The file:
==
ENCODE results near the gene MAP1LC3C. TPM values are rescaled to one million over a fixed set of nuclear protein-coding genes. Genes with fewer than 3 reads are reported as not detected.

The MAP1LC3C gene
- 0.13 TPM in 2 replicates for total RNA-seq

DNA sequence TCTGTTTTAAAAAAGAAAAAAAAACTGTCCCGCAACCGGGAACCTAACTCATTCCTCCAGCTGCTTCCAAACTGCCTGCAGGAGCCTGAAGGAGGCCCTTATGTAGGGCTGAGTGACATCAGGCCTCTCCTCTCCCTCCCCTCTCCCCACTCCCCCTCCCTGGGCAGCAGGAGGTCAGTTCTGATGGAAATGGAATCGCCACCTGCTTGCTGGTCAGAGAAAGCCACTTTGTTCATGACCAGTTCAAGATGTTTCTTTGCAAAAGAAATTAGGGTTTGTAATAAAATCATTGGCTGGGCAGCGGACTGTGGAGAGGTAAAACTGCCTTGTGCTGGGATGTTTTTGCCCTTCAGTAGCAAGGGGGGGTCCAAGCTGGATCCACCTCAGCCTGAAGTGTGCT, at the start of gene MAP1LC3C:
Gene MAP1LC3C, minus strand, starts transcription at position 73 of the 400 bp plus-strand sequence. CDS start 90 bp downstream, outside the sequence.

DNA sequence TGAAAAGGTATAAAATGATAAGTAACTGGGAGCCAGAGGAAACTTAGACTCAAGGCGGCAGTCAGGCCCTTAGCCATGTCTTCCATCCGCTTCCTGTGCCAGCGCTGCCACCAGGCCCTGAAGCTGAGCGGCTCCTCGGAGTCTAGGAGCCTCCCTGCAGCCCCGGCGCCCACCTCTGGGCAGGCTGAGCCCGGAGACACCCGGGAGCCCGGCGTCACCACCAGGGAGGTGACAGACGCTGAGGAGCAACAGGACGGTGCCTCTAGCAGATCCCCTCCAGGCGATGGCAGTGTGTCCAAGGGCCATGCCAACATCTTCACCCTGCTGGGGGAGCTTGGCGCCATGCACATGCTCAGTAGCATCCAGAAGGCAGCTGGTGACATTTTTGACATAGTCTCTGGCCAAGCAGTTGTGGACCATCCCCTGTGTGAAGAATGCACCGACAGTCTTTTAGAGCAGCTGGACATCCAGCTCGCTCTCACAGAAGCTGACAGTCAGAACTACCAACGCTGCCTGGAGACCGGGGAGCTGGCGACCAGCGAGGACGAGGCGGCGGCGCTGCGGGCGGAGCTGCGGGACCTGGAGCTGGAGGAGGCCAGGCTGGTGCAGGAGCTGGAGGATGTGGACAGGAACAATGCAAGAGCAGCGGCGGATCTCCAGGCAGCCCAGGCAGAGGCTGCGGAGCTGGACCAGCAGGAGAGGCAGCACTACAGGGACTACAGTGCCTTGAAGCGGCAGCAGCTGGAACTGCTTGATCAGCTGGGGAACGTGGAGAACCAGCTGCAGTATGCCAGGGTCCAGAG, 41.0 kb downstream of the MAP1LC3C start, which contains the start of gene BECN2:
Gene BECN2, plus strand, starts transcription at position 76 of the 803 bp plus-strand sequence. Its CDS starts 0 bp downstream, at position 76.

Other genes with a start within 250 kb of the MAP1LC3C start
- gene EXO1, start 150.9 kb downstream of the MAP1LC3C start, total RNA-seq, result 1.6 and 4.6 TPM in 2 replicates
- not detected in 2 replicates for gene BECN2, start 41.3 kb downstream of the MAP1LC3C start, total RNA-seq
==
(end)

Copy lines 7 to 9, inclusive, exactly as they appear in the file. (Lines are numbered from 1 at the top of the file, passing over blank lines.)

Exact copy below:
Gene BECN2, plus strand, starts transcription at position 76 of the 803 bp plus-strand sequence. Its CDS starts 0 bp downstream, at position 76.

Other genes with a start within 250 kb of the MAP1LC3C start
- gene EXO1, start 150.9 kb downstream of the MAP1LC3C start, total RNA-seq, result 1.6 and 4.6 TPM in 2 replicates